Paul Wenz (1869-1939) was a Frenchman who became an Australian grazier and author, contributing to the myths of the Australian Legend, in French. Diary of a New Chum and Other Lost Stories (1990) is the first collection of his stories in English. Frank Moorehouse contributes an unnecessary Preface which indicates some points of interest in the various stories, but happily there is a much more interesting Introduction by the collection’s editor, Maurice Blackburn.
Blackburn describes Wenz as “a good storyteller with the right mix of wry humour and sentiment … the first, and so far the only, writer to give the French reader a true picture of Australian bush life. His stories bespeak an ambiguous feeling towards the outback, and he always seems to maintain an ironic distance from his characters.” Blackburn writes for a number of pages on whether, as a writer, Wenz is Australian or French. Wenz was well-read in French and his most obvious influence was Guy de Maupassant. He was also friends and corresponded with his schoolmate André Gide. However:
Wenz the horseman and sheep farmer personally appreciated the poetry of Adam Lindsay Gordon and the bush balladists, like the rest of his class, and was a regular reader of the Bulletin… he knew well and greatly admired the stories of Henry Lawson, and recommended him to Gide; his own bush stories show that he was certainly influenced by the new Bulletin school of writing that was at its peak in the period 1890-1905.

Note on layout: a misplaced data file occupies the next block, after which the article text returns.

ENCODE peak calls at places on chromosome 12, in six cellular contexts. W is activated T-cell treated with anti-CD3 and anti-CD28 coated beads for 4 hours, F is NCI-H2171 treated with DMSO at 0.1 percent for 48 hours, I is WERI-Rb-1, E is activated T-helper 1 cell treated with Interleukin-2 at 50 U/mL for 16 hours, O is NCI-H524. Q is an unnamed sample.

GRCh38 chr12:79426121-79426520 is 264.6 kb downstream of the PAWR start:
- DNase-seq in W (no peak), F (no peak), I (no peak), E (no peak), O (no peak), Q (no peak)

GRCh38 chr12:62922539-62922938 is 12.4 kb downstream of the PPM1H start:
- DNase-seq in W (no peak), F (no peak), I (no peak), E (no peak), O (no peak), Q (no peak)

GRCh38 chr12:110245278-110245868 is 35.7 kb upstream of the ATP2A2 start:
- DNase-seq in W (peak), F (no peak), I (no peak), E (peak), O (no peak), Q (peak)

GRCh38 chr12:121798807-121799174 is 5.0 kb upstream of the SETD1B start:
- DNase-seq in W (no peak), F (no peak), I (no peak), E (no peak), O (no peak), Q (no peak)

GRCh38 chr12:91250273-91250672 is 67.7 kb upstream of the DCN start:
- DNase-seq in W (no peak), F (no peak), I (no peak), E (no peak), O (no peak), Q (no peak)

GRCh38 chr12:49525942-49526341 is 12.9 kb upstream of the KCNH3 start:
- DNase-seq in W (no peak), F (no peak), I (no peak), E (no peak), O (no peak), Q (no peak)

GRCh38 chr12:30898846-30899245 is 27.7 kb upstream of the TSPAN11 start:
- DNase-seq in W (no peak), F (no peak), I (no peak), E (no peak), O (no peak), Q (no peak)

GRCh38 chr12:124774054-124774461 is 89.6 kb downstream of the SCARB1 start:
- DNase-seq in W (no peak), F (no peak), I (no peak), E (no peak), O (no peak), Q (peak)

Blackburn also detects elements of Steele Rudd, Barbara Baynton and Joseph Furphy.
Wenz’s contemporary, linguist and arbiter of Australian Lit., Nettie Palmer, commented in a Bulletin article in 1929 that Wenz was able “to use the essential rhythms of Australian life”, and that the bushmen whom Furphy “saw from within … Wenz draws as silhouettes with bizarre, decorative effect.”
Diary of a New Chum, which is less than 40pp, and is the one story originally written in English, was first published in 1908, apparently as a book, under the pen-name Paul Warrego. Until this edition it had not been republished since the 1920s.
The protagonist attends a fancy dress ball (presumably in England) and after too much champagne falls hopelessly in love with a French peasant “displaying pretty arms and very shapely legs”. The next morning he discovers that he is engaged to be married to Miss Mary Smith and that his only recourse is to flee to Australia. As a ‘new chum’ on an Australian sheep station he recounts his trials with understated humour, in short episodes, as he learns on the job and attempts to escape his engagement.
The remainder of the collection consists of 8 short stories, first published in the collections A l’autre bout du monde (1905) and Sous la Croix du Sud (1910), three previously unpublished texts, including an account of his meeting Jack London in Sydney in 1909 (Wenz subsequently translated London’s Love of Life into French), selected letters, including to André Gide and Miles Franklin, and some photographs of Wenz and his property near Forbes, NSW, and including, again, Miles Franklin.